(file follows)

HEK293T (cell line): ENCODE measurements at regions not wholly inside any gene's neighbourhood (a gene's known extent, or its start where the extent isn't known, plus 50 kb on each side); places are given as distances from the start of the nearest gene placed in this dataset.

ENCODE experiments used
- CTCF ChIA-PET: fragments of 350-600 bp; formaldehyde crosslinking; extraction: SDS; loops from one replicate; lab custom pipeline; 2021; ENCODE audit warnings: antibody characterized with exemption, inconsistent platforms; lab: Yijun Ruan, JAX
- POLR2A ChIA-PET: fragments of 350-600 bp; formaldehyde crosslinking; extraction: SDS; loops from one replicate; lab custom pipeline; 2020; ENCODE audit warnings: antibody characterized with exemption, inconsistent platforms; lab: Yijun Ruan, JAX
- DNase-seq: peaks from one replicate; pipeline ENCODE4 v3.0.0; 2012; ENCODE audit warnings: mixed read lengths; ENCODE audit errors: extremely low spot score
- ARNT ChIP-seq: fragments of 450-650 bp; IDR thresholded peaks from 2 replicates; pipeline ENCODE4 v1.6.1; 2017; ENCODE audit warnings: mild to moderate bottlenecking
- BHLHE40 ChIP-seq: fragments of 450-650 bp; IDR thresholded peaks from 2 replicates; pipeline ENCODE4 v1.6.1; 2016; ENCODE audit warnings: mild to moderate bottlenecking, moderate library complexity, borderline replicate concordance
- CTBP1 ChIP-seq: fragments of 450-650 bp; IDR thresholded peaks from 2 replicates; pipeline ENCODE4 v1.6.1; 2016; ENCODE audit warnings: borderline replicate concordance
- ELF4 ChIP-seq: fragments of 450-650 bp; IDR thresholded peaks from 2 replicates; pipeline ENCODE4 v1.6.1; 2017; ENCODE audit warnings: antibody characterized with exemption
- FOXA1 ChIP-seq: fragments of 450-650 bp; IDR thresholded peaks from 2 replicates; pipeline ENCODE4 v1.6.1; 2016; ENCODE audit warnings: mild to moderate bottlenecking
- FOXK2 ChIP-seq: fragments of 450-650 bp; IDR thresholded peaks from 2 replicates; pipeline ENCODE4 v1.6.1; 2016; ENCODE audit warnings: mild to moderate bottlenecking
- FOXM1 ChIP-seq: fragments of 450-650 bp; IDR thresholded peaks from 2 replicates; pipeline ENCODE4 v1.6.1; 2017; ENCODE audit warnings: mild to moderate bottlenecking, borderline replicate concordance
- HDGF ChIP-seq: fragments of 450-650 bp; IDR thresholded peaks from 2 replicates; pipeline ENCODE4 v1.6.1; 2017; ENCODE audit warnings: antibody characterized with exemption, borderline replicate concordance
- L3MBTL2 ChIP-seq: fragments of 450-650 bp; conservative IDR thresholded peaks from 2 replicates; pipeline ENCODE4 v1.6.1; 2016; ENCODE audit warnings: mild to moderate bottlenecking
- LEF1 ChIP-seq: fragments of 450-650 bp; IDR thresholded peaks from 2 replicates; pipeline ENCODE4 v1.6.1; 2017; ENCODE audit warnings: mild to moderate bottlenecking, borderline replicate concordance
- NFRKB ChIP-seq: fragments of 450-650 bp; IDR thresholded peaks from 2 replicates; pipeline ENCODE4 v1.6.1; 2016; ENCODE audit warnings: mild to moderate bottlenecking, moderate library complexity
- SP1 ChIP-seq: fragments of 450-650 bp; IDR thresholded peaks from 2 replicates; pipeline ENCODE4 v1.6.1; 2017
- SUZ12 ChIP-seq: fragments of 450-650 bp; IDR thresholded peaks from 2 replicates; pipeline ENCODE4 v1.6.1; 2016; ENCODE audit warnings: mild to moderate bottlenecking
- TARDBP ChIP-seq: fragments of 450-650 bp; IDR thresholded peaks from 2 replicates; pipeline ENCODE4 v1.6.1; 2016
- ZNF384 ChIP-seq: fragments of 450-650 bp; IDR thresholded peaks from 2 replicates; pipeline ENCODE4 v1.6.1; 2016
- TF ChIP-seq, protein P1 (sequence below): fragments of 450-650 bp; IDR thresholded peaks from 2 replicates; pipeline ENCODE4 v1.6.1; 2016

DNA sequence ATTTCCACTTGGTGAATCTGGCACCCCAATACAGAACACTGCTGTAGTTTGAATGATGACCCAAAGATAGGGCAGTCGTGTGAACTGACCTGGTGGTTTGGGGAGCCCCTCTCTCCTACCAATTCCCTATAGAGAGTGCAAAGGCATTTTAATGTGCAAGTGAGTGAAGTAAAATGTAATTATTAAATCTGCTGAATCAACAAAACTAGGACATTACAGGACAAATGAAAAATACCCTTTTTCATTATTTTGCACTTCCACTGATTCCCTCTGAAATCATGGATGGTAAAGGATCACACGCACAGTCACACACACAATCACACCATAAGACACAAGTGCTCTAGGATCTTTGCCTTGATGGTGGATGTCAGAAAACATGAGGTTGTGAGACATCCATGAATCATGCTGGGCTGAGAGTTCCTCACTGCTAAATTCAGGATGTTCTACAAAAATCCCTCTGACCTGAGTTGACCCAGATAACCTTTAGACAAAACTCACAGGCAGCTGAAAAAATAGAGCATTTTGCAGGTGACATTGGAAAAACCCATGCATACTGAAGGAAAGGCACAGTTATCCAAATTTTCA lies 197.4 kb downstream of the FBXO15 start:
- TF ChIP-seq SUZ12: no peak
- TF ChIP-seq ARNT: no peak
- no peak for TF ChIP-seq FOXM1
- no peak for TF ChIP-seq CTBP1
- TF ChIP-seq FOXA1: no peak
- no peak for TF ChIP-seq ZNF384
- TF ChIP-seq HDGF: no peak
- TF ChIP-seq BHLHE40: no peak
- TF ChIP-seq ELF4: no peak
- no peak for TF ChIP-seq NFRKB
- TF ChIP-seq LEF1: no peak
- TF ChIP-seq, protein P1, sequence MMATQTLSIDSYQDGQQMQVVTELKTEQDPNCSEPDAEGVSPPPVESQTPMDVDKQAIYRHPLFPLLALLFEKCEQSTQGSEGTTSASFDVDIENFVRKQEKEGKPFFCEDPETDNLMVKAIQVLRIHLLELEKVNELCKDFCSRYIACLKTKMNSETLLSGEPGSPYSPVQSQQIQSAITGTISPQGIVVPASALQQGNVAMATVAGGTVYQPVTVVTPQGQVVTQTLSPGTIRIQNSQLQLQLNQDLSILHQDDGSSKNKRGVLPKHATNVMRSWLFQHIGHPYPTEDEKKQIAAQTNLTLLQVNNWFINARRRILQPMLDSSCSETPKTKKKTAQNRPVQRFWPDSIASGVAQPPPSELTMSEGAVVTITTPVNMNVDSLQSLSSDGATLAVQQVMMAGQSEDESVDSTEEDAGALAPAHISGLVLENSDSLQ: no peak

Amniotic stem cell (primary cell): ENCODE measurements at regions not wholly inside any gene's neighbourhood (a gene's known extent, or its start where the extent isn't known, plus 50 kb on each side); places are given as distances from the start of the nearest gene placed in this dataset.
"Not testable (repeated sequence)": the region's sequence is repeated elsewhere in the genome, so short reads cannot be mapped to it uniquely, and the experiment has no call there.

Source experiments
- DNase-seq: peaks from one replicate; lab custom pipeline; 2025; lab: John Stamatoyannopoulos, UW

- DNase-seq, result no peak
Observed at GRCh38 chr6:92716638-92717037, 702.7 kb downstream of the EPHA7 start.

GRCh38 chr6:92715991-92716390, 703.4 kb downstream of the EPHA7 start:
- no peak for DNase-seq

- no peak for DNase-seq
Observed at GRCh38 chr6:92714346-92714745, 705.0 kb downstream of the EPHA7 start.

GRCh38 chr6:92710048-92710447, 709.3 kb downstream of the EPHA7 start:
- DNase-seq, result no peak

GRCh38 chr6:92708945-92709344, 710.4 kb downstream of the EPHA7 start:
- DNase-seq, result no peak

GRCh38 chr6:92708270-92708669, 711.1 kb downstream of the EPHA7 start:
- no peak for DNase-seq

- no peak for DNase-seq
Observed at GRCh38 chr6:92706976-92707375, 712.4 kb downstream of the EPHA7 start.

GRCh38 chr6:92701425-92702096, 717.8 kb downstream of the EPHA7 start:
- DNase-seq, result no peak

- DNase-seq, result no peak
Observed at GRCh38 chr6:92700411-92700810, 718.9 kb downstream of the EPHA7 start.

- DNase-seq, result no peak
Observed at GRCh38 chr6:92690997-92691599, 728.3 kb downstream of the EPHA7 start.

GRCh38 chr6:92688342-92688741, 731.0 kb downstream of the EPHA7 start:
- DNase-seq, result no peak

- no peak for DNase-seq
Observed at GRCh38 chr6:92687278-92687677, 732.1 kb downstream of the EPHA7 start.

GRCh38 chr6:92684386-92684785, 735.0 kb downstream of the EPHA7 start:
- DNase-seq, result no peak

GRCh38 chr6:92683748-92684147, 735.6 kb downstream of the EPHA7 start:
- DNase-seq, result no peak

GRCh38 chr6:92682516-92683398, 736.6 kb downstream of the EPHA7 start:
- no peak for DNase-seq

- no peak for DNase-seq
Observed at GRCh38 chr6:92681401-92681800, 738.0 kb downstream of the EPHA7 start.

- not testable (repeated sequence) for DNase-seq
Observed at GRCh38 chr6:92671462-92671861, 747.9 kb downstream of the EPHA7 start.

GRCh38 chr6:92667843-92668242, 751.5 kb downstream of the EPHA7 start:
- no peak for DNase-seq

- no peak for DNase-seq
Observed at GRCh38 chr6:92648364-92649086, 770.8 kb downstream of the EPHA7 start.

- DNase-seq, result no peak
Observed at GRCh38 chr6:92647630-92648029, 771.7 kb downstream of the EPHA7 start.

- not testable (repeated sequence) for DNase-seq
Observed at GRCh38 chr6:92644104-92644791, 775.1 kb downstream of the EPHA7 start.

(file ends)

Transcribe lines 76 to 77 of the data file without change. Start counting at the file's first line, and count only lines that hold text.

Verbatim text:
Observed at GRCh38 chr6:92648364-92649086, 770.8 kb downstream of the EPHA7 start.

- DNase-seq, result no peak